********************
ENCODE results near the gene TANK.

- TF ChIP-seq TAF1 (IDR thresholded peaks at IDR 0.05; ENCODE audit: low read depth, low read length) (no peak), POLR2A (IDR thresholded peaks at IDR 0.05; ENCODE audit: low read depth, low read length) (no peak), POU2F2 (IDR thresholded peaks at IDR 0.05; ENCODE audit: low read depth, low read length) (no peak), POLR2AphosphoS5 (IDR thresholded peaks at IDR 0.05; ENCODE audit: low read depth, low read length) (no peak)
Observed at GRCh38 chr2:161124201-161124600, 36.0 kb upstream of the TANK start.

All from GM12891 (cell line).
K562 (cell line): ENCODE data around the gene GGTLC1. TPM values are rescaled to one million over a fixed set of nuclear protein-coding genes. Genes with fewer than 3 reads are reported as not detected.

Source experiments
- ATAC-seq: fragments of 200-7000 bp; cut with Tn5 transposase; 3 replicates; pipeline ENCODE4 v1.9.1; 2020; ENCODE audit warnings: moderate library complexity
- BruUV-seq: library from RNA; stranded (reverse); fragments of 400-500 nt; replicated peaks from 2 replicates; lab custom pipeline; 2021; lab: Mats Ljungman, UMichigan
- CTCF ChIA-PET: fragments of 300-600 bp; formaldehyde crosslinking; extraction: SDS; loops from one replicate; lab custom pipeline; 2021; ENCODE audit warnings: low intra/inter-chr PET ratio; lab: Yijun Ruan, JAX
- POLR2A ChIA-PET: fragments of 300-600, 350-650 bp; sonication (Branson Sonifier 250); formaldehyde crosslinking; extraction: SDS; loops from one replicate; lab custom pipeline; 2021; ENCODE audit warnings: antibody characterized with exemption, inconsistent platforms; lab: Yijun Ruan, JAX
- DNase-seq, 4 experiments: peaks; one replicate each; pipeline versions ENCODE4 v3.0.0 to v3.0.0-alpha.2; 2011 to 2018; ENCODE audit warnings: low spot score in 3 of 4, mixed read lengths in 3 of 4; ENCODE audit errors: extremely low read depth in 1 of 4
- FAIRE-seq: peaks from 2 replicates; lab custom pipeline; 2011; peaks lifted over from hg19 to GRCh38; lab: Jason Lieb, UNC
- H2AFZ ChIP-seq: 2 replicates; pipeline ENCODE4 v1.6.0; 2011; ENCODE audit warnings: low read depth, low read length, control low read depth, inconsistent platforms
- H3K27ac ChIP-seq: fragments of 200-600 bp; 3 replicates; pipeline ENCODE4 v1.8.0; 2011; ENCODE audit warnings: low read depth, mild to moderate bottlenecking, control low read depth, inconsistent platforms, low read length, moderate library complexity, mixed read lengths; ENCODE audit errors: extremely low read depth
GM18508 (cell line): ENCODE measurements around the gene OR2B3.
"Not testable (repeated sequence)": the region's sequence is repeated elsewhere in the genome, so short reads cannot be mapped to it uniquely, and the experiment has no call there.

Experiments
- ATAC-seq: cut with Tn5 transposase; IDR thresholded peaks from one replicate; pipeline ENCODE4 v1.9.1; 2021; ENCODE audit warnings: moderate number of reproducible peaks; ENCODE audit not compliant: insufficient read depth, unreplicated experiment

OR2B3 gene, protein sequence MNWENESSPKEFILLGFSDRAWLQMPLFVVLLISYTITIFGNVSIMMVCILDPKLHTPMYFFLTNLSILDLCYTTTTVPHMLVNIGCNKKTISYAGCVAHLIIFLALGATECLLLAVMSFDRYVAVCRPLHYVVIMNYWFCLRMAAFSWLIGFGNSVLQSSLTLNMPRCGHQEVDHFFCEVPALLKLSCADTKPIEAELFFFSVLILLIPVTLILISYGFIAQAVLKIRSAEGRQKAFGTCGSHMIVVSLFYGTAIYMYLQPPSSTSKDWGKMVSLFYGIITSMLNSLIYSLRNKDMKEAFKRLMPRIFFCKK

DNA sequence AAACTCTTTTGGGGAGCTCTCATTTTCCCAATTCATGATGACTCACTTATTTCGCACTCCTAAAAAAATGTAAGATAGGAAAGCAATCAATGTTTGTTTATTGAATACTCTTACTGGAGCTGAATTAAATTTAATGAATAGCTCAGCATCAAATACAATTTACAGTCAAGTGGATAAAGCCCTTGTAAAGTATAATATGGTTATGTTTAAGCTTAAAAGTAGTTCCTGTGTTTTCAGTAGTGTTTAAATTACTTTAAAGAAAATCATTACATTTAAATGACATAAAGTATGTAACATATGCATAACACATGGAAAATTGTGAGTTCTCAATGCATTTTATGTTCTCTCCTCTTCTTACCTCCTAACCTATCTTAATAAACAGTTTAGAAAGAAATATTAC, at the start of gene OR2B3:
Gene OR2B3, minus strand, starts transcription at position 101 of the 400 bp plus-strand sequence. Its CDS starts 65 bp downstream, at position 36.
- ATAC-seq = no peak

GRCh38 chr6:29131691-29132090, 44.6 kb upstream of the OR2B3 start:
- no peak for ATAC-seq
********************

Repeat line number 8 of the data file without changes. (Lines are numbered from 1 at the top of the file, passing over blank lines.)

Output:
- BruUV-seq: library from RNA; stranded (reverse); fragments of 400-500 nt; replicated peaks from 2 replicates; lab custom pipeline; 2021; lab: Mats Ljungman, UMichigan